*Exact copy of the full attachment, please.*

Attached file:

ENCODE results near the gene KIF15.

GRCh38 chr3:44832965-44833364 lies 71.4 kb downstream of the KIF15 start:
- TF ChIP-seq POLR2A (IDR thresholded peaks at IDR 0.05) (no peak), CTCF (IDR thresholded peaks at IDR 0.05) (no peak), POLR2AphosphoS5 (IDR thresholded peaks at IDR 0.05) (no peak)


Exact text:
ENCODE results near the gene KIF15.

GRCh38 chr3:44832965-44833364 lies 71.4 kb downstream of the KIF15 start:
- TF ChIP-seq POLR2A (IDR thresholded peaks at IDR 0.05) (no peak), CTCF (IDR thresholded peaks at IDR 0.05) (no peak), POLR2AphosphoS5 (IDR thresholded peaks at IDR 0.05) (no peak)